This stuff was different. The artists had been drafted in, some paid, and time allocated without prying public or authoritarian interference. And it showed.

I still hadn't anywhere to sleep for that night. I'd seen on the map that there was a large green park just to the South-East but I didn't fancy another night under the stars, bat/sheep friends or not.

I sat in Maccy D's trawling the Couchsurfing listings for Bristol. I'd done the same the day before in Llanberis but I'd had no replies. I even posted in the 'Emergency Bristol Group' for people who arrived in Bristol and had no immediate accommodation.

I sent out about 30 'surfing' requests if you combine yesterdays and todays efforts. I didn't think I'd get a bite. I've never surfed before but I know from talking with the surfers I've had stay that it can be very hit and miss.

One profile stood out, a guy called Pat, and I sent him as humorous a request as I could, while still telling my plight. To my surprise he messaged back 30 minutes later saying that it wasn't ideal for me to stay and he was out of the house until 11pm at a dinner party. However he said that if push came to shove I wouldn't have to sleep on the streets.

This was encouraging and I continued to send request after request. I also clicked on the 'Activities' button. I've been invited to the Brighton and Hove CS Monthly Meetup and wondered whether Bristol organised similar events just on a whim. Voila! They DID. And it was tonite!

The Bristol Board Game Night was to be held at the Full Moon Backpackers Hostel. Perfect, Board games, company and a cheap(ish) bed if I could bare my wallet to stretch to it.

I sat in the garden of the bar staring down everyone who entered, eagerly expecting them all to be attending. Then Pepe strolled through and I instantly recognised his face as the organiser of the group from the site.

He walked over and extended his arm, obviously catching sight of my pack. Two others joined us shortly afterwards. Turned out all three were Spanish!

Now, when I read Board games I usually read Bored games. This night was not the case. We played such bizarre and interesting, thought provoking and skillful games that I wished I hadn't had the 2 beers before they arrived.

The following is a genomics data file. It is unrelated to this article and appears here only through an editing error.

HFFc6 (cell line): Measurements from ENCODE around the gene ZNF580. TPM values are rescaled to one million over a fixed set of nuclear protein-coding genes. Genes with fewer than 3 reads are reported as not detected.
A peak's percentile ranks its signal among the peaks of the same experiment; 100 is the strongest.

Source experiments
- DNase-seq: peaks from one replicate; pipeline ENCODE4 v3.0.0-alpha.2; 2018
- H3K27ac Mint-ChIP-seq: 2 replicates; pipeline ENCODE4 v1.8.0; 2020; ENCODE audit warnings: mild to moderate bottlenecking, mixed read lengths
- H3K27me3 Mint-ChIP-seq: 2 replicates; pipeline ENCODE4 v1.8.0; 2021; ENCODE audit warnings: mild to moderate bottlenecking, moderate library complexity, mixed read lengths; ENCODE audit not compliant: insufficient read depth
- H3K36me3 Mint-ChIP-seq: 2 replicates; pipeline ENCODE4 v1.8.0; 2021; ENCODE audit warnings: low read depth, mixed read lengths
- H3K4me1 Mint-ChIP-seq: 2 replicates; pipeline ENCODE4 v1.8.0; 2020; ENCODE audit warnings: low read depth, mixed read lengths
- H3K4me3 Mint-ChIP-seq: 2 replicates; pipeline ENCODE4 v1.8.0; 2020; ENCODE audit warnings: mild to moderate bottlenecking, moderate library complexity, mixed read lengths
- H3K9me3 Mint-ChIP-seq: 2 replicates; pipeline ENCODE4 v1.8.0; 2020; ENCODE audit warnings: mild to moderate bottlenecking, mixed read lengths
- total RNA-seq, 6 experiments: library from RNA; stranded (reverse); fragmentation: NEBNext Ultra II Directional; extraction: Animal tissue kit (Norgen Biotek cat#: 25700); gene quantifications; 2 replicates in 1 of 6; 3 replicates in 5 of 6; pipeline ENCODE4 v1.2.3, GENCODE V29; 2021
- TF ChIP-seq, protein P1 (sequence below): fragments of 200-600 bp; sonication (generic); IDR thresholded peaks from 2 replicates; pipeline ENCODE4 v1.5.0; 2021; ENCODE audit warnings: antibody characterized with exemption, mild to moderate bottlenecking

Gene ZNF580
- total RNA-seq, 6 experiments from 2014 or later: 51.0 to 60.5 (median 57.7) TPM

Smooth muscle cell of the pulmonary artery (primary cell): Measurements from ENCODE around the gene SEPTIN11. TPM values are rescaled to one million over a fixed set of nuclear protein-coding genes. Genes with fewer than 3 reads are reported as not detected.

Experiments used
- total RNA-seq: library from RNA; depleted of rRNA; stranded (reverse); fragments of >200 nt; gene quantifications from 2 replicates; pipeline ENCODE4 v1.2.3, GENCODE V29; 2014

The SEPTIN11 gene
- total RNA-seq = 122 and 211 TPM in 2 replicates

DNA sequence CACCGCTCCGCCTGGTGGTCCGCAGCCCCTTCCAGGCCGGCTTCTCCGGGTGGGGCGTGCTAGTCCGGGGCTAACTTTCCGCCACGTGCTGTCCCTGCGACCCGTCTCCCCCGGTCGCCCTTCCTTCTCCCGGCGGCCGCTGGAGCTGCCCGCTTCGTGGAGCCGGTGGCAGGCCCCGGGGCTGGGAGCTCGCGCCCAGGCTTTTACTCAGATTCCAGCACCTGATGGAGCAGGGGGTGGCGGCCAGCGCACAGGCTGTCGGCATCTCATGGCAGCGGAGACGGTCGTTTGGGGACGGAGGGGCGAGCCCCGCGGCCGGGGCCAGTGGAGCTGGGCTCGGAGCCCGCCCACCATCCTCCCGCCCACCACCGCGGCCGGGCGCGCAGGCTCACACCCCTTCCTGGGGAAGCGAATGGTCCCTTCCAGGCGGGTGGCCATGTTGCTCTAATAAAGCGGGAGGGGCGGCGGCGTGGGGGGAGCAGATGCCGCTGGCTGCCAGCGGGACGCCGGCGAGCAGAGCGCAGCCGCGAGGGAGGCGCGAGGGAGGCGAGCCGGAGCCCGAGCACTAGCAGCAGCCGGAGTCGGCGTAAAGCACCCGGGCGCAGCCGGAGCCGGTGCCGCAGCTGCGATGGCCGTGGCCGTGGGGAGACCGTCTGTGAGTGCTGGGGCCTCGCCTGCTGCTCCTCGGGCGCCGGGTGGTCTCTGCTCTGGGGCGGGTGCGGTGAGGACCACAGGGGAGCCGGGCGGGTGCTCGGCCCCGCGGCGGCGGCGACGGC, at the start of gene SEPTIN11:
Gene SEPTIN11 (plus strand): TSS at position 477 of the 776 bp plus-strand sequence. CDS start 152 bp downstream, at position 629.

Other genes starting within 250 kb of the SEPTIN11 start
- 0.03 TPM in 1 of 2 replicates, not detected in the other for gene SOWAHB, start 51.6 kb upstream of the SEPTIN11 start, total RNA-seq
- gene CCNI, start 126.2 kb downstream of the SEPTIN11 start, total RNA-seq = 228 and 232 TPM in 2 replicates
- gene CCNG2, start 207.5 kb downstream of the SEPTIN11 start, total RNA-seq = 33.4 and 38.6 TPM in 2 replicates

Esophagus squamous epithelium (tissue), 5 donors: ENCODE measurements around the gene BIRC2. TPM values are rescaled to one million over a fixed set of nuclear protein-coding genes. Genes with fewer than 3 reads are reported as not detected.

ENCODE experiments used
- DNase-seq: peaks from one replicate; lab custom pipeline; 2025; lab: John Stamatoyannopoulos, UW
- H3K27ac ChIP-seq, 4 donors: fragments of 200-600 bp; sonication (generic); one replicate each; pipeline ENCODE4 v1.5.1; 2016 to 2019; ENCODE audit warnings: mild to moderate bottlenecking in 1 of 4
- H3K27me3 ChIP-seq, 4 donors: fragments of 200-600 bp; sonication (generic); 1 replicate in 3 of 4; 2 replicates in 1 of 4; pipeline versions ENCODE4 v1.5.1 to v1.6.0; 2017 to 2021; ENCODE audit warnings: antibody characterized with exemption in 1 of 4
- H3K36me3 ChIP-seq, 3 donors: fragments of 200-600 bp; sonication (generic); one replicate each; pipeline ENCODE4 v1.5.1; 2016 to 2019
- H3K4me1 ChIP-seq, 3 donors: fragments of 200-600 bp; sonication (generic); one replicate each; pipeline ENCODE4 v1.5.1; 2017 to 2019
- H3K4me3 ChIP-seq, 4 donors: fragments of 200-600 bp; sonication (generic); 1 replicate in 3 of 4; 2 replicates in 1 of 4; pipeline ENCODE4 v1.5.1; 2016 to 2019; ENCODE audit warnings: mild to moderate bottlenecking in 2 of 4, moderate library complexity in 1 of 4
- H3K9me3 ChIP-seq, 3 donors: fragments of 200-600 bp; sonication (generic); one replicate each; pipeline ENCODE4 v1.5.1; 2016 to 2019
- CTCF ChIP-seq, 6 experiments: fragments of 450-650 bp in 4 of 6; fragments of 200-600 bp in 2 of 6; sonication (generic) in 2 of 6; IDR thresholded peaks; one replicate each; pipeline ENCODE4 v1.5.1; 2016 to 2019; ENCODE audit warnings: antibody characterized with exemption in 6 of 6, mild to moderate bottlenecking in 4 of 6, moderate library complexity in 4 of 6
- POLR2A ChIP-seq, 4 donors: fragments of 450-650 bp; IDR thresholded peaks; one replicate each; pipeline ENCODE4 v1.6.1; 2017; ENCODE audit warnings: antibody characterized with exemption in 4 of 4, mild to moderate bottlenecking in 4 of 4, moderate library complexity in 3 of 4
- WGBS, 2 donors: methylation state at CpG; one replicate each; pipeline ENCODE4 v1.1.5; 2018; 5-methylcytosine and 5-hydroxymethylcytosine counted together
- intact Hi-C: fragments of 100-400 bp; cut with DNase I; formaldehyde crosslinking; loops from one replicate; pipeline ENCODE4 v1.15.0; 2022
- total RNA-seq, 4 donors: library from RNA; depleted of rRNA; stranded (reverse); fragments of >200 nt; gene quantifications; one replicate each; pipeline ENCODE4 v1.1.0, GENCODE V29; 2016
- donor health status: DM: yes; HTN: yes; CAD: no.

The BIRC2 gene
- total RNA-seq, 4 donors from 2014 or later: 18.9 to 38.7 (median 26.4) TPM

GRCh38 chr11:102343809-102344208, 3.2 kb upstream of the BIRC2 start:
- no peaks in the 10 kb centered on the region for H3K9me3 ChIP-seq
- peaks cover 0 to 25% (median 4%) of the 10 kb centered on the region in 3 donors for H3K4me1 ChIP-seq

One involved a sort of snap competition coupled with a wooden Totem, another used little runes with numbers on and another a kind of pawn moving game but you could put up walls. It was awesome. I'm sure to buy the Totem pole one. 'Speed Jungle'

We played and laughed for a few hours until Pepe looked at his watch and said he had to leave for the gym at 22:30. I had succumbed to getting a room at the Hostel. £15, not too bad and it was the cheapest in town. I messaged Pat and thanked him for his offer but I was sorted.

Just as everyone was leaving the bar they all congregated at the end of the table and nattered in Spanish. I thought they were just chatting and supped on the half of cider that Hector had given me. Then Pepe came back. "I can't leave you here in the hostel. Will you come and stay at mine?" Sure. I'll stay, but I could sense some sort of hesitation in his voice. He explained that he was going to the gym and would call me in an hour.

He rang exactly an hour later and we walked to his apartment which was very nice. He explained his caution as he knew I was a hitchhiker. In Spain hitching used to be fairly common untill the 80's and now pretty much no one hitches. (Sounds a bit like England) This made him uneasy with my motives for being in Bristol and wanting to get a Couchsurfing host.

We chatted about politics, London riots, Spanish corruption and the importance of CSing untill about 12:00. I was knackered. Up at 5:15 with the rain and all. He offered the comfiest sofa in the world and I'm pretty sure as he said good night and shut his bedroom door I was out like a light. Good ... Night

Final day over at Day 5